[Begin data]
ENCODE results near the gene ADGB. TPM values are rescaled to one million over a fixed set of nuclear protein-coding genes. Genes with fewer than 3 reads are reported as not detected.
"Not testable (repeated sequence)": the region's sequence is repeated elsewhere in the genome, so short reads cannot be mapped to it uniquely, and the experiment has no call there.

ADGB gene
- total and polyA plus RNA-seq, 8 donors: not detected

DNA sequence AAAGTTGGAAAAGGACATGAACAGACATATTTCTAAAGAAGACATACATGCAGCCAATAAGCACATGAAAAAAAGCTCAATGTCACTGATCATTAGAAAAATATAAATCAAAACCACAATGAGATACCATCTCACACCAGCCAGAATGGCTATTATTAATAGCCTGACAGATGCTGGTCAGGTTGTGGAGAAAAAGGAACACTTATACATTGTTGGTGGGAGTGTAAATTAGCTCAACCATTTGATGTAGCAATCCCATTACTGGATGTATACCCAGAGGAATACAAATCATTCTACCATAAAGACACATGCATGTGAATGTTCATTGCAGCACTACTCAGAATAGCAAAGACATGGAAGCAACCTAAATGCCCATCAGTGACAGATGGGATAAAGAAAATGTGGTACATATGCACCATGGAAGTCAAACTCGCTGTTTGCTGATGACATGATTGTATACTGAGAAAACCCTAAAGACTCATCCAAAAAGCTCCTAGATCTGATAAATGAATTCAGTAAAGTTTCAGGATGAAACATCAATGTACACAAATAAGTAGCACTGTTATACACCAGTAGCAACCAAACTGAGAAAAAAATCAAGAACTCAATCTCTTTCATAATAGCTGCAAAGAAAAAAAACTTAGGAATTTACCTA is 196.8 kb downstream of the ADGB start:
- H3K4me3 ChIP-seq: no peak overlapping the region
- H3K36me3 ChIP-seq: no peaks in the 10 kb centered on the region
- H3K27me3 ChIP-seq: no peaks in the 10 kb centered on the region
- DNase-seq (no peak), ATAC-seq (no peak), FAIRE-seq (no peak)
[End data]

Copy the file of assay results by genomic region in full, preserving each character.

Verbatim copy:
ENCODE results near the gene ADGB. TPM values are rescaled to one million over a fixed set of nuclear protein-coding genes. Genes with fewer than 3 reads are reported as not detected.
"Not testable (repeated sequence)": the region's sequence is repeated elsewhere in the genome, so short reads cannot be mapped to it uniquely, and the experiment has no call there.

ADGB gene
- total and polyA plus RNA-seq, 8 donors: not detected

DNA sequence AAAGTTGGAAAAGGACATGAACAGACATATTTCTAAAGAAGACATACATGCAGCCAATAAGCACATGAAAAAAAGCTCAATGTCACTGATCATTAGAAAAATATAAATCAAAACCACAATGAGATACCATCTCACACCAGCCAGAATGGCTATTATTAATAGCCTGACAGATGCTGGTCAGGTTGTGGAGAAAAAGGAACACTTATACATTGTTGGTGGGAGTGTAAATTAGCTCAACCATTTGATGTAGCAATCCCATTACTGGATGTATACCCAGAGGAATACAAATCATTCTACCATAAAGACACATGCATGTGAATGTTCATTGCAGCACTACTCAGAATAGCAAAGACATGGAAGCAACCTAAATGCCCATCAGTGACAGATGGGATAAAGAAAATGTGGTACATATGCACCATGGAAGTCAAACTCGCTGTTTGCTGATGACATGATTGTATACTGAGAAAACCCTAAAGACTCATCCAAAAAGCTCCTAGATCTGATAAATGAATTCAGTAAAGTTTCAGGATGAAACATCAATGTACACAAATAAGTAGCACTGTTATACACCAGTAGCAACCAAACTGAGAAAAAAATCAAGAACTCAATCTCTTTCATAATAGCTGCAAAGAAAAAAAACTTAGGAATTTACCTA is 196.8 kb downstream of the ADGB start:
- H3K4me3 ChIP-seq: no peak overlapping the region
- H3K36me3 ChIP-seq: no peaks in the 10 kb centered on the region
- H3K27me3 ChIP-seq: no peaks in the 10 kb centered on the region
- DNase-seq (no peak), ATAC-seq (no peak), FAIRE-seq (no peak)